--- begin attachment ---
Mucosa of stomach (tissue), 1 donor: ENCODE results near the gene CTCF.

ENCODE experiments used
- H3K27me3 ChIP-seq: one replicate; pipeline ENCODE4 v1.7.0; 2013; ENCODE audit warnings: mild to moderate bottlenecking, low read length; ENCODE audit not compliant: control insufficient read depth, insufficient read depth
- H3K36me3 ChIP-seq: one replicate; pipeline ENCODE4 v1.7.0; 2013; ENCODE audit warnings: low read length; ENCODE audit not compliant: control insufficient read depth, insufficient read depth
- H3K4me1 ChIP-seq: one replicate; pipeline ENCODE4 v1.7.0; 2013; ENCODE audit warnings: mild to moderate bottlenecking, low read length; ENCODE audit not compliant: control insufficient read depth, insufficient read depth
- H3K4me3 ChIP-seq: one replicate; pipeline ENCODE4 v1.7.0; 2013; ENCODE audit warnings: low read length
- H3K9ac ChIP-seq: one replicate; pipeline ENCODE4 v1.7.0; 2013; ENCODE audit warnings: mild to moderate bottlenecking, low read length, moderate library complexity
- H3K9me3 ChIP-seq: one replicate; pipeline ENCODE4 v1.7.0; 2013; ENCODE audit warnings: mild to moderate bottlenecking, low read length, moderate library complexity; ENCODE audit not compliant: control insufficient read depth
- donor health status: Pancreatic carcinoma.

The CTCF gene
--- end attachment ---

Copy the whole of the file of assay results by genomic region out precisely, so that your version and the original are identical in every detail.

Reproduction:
Mucosa of stomach (tissue), 1 donor: ENCODE results near the gene CTCF.

ENCODE experiments used
- H3K27me3 ChIP-seq: one replicate; pipeline ENCODE4 v1.7.0; 2013; ENCODE audit warnings: mild to moderate bottlenecking, low read length; ENCODE audit not compliant: control insufficient read depth, insufficient read depth
- H3K36me3 ChIP-seq: one replicate; pipeline ENCODE4 v1.7.0; 2013; ENCODE audit warnings: low read length; ENCODE audit not compliant: control insufficient read depth, insufficient read depth
- H3K4me1 ChIP-seq: one replicate; pipeline ENCODE4 v1.7.0; 2013; ENCODE audit warnings: mild to moderate bottlenecking, low read length; ENCODE audit not compliant: control insufficient read depth, insufficient read depth
- H3K4me3 ChIP-seq: one replicate; pipeline ENCODE4 v1.7.0; 2013; ENCODE audit warnings: low read length
- H3K9ac ChIP-seq: one replicate; pipeline ENCODE4 v1.7.0; 2013; ENCODE audit warnings: mild to moderate bottlenecking, low read length, moderate library complexity
- H3K9me3 ChIP-seq: one replicate; pipeline ENCODE4 v1.7.0; 2013; ENCODE audit warnings: mild to moderate bottlenecking, low read length, moderate library complexity; ENCODE audit not compliant: control insufficient read depth
- donor health status: Pancreatic carcinoma.

The CTCF gene